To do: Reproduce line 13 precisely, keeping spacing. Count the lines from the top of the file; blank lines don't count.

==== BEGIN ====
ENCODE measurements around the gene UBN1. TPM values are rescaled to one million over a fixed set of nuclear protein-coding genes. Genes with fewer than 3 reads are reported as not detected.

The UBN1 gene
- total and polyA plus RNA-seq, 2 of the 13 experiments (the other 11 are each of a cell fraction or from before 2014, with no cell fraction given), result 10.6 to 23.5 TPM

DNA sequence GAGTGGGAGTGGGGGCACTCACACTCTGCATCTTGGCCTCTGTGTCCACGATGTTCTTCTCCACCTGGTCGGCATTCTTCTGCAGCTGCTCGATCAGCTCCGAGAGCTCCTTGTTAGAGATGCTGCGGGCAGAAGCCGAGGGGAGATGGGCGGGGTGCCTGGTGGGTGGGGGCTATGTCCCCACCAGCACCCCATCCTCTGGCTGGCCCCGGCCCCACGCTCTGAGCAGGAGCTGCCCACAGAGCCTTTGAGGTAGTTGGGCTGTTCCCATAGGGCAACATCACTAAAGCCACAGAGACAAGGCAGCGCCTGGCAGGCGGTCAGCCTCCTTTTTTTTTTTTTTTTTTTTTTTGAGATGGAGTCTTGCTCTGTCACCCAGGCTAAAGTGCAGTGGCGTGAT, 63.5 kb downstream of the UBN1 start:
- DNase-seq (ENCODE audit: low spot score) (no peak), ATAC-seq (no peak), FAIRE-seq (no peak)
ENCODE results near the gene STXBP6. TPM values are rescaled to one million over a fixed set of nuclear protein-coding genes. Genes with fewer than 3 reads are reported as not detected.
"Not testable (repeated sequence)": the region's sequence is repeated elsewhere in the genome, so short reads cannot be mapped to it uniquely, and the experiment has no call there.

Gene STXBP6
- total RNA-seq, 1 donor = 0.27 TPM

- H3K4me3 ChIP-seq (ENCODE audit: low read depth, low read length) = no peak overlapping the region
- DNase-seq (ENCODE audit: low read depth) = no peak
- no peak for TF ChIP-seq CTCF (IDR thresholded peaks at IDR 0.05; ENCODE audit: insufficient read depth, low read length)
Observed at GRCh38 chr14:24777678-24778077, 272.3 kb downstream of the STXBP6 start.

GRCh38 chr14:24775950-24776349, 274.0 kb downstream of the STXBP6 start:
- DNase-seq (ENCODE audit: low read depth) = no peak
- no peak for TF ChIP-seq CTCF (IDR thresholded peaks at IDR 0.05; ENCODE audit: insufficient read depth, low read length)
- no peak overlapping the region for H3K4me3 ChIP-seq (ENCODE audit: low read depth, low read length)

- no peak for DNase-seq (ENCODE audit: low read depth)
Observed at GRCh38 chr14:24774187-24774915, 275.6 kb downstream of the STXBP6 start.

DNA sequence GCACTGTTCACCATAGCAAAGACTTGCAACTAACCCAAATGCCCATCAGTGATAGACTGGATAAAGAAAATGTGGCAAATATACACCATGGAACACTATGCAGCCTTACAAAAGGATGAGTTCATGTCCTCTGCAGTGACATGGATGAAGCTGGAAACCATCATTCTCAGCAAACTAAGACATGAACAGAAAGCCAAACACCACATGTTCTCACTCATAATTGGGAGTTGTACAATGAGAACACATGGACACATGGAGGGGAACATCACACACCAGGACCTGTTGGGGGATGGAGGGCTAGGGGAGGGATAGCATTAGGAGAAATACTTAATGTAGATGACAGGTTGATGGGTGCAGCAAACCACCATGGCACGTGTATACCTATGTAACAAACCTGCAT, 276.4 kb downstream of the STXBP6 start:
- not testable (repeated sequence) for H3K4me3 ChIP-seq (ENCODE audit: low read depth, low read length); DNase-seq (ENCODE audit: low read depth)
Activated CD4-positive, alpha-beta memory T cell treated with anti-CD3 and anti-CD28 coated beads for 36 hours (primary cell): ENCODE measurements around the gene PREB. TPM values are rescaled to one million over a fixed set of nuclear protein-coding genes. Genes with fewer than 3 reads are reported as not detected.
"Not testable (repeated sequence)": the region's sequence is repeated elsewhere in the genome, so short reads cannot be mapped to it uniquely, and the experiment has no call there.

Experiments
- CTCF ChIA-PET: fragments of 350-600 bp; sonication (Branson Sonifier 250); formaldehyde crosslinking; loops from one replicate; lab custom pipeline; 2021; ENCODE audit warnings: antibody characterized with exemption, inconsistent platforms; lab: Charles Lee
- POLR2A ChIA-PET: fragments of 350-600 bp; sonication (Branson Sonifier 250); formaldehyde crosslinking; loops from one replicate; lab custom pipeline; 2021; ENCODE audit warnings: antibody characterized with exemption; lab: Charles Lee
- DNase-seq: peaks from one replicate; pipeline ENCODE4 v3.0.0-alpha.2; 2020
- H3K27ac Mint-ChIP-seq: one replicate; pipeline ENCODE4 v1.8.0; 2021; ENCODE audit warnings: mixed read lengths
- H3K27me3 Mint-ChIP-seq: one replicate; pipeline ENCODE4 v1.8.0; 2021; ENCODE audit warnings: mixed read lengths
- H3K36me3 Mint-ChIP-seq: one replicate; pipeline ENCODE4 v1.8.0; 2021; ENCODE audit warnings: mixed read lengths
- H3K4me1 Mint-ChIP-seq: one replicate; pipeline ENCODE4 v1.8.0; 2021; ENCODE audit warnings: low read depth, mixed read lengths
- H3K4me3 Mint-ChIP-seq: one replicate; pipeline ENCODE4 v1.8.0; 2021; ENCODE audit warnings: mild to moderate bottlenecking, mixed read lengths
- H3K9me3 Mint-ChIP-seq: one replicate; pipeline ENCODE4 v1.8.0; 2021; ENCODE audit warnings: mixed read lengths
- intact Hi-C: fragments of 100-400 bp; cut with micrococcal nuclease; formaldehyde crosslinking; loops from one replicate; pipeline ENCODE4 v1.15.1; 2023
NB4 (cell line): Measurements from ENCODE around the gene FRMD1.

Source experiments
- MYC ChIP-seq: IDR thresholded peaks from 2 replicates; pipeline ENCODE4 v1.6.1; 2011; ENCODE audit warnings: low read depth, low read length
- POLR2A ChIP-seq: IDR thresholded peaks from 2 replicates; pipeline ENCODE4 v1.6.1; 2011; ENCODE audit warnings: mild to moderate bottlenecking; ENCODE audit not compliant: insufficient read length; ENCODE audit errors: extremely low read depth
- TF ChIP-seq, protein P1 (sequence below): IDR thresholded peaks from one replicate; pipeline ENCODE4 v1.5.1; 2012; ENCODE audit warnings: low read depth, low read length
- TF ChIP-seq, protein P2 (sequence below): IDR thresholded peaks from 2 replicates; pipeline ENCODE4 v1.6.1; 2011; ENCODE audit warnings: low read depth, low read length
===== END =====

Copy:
Observed at GRCh38 chr14:24777678-24778077, 272.3 kb downstream of the STXBP6 start.